We are proud to claim him, but also, fair warning to any St. Louis area pickup games: do not leave John Grotberg open from outside!

Division III fans should also be proud of the work being done by Jaimie McFarlin, the 2010 NCAA Tournament’s Most Outstanding Player, who led WashU to its fifth women’s basketball national title. She’s currently working in the White House Counsel’s office, after stints with the Biden-Harris transition team, and a couple of law firms. She, too, has a professional story that mirrors one from her playing career – in this case, bad news leads to something good.

“I was working on a startup women’s apparel company, with some friends, when the pandemic happened,” she says. “When everyone is staying home, wearing yoga pants, it’s not the best time to be selling clothes. A former colleague brought me onto the transition team. This is not something I planned, but it’s a great honor. ”

McFarlin suffered an ACL injury early in her junior season – right at the cut-off for a medical redshirt – which allowed her a fifth year. At the time, though, she was not enjoying the experience. Beyond the injury, her brother deployed to Iraq around the same time. “It was a tough year,” she says.

But the injury occurred the day after McFarlin had applied to WashU’s 3 + 2 MBA program, which required an extra year on campus anyway – a fifth year that turned into a championship season.

“The team got better without me,” says McFarlin, who is WashU’s career rebounding leader. “A lot of people had to step up and we were that much better when I came back.”

She adds: “I wish everyone had the opportunity to experience being a college athlete. The number of decisions you make under pressure – if you thrive in it, you can thrive anywhere: business, law, or the White House. When you’ve hit a pressure free throw in a big moment, writing an important paragraph just isn’t that difficult. ”

After a year playing professionally in Denmark, Harvard Law School came calling – then a career in mostly white collar criminal defense and investigations.

“I worked in some high profile, front page worthy situations,” notes McFarlin. “It was demanding work, but it was not rudimentary. The relationships I made were so valuable. You care about your client, but you really care about the people you work with – it reminds me of basketball. ”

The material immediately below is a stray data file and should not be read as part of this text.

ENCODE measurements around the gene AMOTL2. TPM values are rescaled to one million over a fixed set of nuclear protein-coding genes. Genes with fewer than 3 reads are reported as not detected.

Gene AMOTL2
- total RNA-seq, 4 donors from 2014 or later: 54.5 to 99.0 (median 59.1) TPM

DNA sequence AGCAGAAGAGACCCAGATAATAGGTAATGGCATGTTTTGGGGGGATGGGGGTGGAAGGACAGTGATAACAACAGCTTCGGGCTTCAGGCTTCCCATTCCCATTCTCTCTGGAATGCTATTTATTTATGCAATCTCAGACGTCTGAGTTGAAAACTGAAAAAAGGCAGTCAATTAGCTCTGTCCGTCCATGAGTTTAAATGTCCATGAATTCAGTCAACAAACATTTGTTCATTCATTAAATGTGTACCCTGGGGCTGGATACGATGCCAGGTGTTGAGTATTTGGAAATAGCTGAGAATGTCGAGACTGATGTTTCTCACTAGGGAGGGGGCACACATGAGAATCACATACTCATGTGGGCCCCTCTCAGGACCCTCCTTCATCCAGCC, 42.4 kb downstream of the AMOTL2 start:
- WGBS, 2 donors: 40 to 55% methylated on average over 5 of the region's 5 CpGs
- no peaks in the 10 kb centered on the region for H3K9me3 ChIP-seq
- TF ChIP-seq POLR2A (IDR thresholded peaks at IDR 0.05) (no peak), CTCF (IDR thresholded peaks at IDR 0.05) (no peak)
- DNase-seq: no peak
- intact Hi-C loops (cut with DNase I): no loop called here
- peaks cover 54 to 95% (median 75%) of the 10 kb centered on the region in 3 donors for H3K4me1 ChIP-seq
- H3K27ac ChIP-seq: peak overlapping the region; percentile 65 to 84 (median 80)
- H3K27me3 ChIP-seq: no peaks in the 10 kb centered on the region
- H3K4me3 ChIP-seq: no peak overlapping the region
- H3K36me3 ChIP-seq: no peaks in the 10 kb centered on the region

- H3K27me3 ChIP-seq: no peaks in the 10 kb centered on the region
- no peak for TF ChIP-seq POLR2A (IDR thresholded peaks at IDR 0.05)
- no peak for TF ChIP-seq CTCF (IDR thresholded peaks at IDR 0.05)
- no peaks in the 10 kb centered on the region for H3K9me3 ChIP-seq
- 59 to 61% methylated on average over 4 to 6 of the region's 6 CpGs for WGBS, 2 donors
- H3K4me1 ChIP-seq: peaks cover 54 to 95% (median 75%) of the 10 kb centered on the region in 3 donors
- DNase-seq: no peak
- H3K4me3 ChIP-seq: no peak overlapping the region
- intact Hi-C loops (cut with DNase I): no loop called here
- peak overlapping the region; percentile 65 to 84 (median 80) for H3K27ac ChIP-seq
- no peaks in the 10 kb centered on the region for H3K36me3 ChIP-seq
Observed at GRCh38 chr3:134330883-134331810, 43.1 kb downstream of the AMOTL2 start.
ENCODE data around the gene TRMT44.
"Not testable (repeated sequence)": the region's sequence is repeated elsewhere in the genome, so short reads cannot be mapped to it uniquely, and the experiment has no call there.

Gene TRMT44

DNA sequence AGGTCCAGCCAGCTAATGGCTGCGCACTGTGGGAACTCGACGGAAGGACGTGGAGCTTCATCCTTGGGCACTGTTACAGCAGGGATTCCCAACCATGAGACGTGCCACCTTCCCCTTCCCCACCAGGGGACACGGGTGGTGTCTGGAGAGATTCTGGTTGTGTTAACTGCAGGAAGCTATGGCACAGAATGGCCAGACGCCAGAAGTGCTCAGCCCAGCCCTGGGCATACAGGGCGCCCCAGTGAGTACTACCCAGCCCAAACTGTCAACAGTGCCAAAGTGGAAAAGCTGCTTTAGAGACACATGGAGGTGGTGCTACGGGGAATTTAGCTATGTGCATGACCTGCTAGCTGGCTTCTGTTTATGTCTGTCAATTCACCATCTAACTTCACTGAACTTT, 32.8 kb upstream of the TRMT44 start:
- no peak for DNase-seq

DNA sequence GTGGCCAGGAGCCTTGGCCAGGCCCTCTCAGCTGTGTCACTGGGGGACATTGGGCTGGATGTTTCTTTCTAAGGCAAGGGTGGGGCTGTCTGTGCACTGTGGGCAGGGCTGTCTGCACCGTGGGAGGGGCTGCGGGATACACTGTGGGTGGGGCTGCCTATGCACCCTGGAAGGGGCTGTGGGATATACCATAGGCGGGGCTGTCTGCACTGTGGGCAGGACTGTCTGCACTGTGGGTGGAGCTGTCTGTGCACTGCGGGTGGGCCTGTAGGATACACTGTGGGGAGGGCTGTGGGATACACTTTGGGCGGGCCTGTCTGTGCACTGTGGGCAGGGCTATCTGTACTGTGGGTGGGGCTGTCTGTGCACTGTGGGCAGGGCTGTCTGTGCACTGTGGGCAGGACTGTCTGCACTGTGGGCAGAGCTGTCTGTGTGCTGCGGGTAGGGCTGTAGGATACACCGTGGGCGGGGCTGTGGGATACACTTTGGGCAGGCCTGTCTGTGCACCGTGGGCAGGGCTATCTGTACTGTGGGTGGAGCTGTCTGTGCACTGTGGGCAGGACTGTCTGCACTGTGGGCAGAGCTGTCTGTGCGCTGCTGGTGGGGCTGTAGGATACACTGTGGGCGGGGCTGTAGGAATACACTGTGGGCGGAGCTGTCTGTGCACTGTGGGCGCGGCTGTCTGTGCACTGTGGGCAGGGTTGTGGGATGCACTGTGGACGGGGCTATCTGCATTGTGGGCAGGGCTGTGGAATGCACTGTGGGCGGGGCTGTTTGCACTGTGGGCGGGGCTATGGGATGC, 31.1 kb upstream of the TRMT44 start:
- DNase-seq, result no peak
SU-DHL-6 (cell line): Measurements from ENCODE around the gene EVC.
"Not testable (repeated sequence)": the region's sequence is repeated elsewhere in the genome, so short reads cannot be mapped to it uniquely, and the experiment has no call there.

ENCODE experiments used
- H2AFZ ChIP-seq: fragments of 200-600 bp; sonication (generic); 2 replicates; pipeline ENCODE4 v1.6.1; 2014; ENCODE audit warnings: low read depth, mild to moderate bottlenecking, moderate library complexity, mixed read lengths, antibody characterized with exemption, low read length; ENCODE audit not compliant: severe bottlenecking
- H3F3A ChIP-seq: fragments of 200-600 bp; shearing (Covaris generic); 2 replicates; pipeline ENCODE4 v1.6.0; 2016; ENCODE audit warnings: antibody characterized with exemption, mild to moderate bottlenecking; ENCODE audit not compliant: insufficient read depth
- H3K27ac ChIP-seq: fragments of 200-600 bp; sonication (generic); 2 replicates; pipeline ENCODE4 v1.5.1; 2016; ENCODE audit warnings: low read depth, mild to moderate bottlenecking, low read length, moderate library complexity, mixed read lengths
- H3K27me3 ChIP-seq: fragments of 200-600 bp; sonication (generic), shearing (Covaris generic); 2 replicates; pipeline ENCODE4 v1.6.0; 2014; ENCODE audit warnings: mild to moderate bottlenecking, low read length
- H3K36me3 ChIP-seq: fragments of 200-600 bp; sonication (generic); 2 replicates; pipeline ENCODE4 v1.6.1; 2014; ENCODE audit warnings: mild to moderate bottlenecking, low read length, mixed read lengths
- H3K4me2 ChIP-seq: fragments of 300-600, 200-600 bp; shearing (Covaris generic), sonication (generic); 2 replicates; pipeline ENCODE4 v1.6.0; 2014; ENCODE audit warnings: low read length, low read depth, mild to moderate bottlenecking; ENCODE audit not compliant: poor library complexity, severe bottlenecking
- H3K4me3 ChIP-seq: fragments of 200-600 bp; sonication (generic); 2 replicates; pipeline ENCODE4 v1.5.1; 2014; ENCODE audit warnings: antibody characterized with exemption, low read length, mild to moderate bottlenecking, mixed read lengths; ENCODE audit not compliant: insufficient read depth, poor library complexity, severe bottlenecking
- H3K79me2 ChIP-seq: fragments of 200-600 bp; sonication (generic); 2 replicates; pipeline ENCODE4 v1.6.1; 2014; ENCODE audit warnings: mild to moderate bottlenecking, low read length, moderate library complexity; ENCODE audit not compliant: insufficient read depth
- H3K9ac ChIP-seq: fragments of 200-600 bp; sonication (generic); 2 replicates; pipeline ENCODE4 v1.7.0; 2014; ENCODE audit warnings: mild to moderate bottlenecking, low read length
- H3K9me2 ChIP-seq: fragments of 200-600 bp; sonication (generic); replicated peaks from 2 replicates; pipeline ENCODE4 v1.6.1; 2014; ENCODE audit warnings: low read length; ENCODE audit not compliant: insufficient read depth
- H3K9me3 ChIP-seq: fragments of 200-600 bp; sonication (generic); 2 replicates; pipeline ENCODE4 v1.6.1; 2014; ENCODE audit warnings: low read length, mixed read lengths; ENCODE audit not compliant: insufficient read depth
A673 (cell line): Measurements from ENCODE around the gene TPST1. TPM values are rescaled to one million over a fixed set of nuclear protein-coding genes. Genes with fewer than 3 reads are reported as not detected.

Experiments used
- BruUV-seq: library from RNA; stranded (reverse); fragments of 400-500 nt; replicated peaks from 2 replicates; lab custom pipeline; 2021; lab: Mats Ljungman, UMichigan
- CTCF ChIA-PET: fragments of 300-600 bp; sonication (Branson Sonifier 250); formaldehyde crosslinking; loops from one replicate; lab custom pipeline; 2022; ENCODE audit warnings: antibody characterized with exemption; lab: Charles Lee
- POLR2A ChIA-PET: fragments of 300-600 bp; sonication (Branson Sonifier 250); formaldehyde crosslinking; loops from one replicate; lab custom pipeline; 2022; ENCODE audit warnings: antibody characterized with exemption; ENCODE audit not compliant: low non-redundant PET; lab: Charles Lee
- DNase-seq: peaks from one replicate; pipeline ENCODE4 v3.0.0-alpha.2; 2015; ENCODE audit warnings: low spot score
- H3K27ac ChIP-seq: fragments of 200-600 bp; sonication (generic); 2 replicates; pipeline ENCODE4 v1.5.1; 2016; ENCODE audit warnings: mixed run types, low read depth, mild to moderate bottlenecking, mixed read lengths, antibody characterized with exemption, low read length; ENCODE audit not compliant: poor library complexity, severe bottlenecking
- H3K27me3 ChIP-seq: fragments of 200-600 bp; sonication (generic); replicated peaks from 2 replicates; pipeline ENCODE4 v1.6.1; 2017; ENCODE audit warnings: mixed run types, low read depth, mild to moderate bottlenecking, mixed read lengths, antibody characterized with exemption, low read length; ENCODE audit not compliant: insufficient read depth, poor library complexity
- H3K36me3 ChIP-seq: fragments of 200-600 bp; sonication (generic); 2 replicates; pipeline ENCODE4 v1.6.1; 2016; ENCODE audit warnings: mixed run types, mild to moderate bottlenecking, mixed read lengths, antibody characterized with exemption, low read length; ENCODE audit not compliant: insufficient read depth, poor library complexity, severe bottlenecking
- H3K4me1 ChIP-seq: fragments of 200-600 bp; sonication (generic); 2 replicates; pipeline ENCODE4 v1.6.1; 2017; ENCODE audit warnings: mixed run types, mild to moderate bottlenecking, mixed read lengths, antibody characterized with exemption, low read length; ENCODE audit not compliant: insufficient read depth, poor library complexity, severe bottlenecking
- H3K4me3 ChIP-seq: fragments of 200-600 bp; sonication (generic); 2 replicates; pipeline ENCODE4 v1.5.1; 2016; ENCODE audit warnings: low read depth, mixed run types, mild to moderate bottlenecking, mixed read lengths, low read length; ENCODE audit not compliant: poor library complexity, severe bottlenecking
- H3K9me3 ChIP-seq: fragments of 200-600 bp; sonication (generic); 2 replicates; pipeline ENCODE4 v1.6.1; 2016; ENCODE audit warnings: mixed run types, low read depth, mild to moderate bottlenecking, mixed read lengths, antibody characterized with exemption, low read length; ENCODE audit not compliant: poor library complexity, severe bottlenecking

Jaimie McFarlin, left, in front of the Old Executive Office Building in Washington, DC
provided photo

McFarlin isn’t sure what the next step in her journey might be, but she’s not taking for granted the opportunity she got right in front of her. “It’s absolutely extraordinary and humbling. The people I work with are the best and the brightest and they are so passionate about helping people. There’s a direct line to the work that’s done in the White House and how you touch people’s lives every day. ”

Speaking of touching lives every day, Division III student athletes do not always have to wait for their playing careers to be over to engage with their passions and career pursuits. One, in particular, has stood out this year.

For many children, dreams of being a firefighter end us as mere dreams, but for John Jay’s Dan Kenny it’s always just been part of the plan. “I had my eyes on the prize the whole time,” says the sophomore forward, who’s averaging 10 points and eight rebounds per game this season. “When I was 12 years old, I saw an ad in the newspaper for a youth academy, for a week during spring break from school. We got the basics down of firefighting. That got me connected to the fire service in my area and then when you’re 16 you can join the fire service in Rockland County. ”

Roughly two thirds of all fire departments across the US are volunteers, meaning they are well-trained neighbors, helping protect the people of their community. Kenny is majoring in fire and emergency services and plans to pursue a full-time position, hopefully with the New York Fire Department, upon graduation.

He lived in the dorms freshman year, but with the irregularities of COVID, he’s been commuting from home this season, meaning Kenny may be working a fire in the morning and boxing out in the paint that night. Many around the John Jay team were largely unaware of Kenny’s unique double life. That changed when his coach, Ryan Hyland, tweeted out a recognition earlier this year.

“It’s cool that people are recognizing it,” says Kenny. “But I do not want to get credit. It’s just something I like to do. ”

Of course, fighting fires is an intense and dangerous job. Last spring, Rockland County lost fireman Jared Lloyd in the line of duty. “He was making multiple rescues in a nursing home fire, when he became trapped and the building collapsed,” remembers Kenny. “That was a difficult time for all of us, but in the firefighting community there is always someone there to talk through it and help you in difficult times.”

He notes that camaraderie is very similar to basketball, where people have to come together as a team and support and trust one another. “Basketball helps a lot with the firefighting – the cardio is the big thing,” but Kenny also notes that his experience with firefighting makes it easier to talk to his basketball teammates and build the kinds of relationships needed to succeed.

It’s easy to see how this small sample of the many ways our players succeed in many walks of life mirror the ethos of Division III basketball: that the wins and losses and practices and road trips are all means to a greater end.

Division III programs are built around shaping and forming people who possess the skills to make an impact on the world around them. It’s not a narrow focus, nor one taken lightly. It’s stories like these – and so many others – which underscore the fundamental value of what’s done on the court.

Thanks to Chris Mitchell, Bill Wagner, and Dave Arseneault Jr., for their help in securing interviews with these Division III alumni.

[Click here to read full column]